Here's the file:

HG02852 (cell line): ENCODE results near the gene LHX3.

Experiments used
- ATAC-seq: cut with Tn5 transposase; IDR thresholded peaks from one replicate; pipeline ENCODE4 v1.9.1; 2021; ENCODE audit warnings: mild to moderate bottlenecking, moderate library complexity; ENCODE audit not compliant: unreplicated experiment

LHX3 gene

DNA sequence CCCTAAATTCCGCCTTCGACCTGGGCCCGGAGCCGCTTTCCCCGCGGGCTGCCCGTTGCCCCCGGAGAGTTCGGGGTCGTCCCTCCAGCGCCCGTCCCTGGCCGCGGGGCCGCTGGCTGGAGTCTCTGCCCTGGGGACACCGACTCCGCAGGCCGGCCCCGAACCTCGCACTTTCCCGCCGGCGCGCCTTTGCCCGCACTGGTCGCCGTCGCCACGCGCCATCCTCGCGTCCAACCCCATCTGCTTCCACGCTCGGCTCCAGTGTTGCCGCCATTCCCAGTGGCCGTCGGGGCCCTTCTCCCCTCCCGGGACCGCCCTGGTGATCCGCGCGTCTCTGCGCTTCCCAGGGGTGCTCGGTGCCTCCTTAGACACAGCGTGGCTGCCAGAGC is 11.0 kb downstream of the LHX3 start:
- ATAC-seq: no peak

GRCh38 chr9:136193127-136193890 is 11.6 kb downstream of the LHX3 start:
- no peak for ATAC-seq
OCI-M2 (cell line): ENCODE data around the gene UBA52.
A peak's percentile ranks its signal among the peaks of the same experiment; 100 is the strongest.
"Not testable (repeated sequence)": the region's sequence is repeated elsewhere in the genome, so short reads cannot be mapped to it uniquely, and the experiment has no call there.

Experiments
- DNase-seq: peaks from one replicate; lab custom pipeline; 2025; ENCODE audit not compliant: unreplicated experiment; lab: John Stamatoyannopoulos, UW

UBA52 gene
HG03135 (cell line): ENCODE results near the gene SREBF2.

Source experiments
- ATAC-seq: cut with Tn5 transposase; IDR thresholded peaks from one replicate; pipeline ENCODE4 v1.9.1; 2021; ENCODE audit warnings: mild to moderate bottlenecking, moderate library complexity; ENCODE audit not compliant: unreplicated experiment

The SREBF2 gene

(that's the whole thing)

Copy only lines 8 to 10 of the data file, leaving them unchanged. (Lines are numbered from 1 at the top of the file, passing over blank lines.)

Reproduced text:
- no peak for ATAC-seq
OCI-M2 (cell line): ENCODE data around the gene UBA52.
A peak's percentile ranks its signal among the peaks of the same experiment; 100 is the strongest.